The Chough continues to intrigue and delight all who know it. It is our privilege to have custodianship of some or more pairs; POCOR is currently promoting some investigations into brood success, feeding area needs and winter survival – records of this species doing what and where are very welcome. We are grateful to Richard Meyer (Applied Ornithology Unit, University of Glasgow) for sharing his researches with us.
The November Rose—coloured Starling was said to be a “replica’ of the 1986 bird located only some 100 metres or so away – it’s here again I heard said, no of course not, for Juveniles soon moult into at least sub—adult plumage .
Siskins invaded in September — November (they invaded Isles of Scilly to at that time). Doubtless one undeniable benefit from conifer plantations in our uplands — have you visited the Rosebush area to see our Siskins and Redpolls during the breeding season?
Twite, Black-headed Bunting and Rose-breasted Grosbeak are noted – clearly there is no end to the arrivals unusual and unexpected – I hope you share in such observations, if you do, please keep “us” well-informed.
N.B. I should have mentioned that as a result of 1988/89 winter data as assessment of our Cleddau Estuary system has revealed that the waterway, with its dendritic system of creeks, pills, mudflats and saltings, is of INTERNATIONAL IMPORTANCE for over 20,000 waterfowl (waders and wildfowl) have been recorded over the period 84/5 – 88/89 as average winter peaks.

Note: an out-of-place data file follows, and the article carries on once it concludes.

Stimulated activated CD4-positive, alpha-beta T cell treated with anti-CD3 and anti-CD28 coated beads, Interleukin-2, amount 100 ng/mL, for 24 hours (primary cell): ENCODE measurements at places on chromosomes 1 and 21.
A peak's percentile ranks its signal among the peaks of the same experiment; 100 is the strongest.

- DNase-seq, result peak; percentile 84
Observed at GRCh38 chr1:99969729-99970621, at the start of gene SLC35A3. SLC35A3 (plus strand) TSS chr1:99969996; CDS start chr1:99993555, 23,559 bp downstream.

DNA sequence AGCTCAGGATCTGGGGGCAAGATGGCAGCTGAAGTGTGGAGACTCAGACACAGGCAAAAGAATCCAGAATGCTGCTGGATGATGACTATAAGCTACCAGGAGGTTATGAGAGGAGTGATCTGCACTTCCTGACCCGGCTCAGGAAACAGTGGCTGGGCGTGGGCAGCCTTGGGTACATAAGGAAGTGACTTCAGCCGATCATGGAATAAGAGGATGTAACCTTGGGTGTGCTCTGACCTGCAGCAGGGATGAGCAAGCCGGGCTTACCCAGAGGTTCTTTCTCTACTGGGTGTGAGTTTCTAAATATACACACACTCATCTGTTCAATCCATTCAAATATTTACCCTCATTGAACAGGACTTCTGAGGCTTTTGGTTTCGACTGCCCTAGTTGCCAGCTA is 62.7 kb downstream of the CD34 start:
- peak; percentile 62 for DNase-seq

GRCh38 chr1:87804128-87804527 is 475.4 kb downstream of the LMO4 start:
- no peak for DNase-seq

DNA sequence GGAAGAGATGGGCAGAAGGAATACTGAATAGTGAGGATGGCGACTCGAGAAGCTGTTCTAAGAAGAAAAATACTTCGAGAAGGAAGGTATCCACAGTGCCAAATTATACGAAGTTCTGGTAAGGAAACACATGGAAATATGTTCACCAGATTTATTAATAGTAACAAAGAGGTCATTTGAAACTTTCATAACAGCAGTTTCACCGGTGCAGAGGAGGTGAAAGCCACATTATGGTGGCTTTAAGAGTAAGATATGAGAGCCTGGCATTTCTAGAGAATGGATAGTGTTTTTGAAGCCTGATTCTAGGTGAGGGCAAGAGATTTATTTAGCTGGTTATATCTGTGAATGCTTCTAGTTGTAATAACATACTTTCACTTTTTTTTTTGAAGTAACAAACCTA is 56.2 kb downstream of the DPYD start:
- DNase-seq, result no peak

Also I should have mentioned the Chough conference held at Orielton in November 1988, the event was a workshop on Chough conservation: NCC and World Wide Fund for Nature were among lead organisations. Speakers covering Ireland, Scotland, Isle of Man, France, Portugal and Andalusia and of course Wales, including the local scene. Our own Bob Haycock led an excursion in his St Govan’s study area – many feeding Choughs were seen and local folk felt that much had been learnt which would help out local consideration for the Chough’s future in Pembrokeshire.
Short notes and reports
Manx shearwaters enjoy good P.R.
Early and late dates for summer migrants on Skokholm
Rare passerines on mainland Pembrokeshire
The full Pembrokeshire Bird Report for 1988 is available here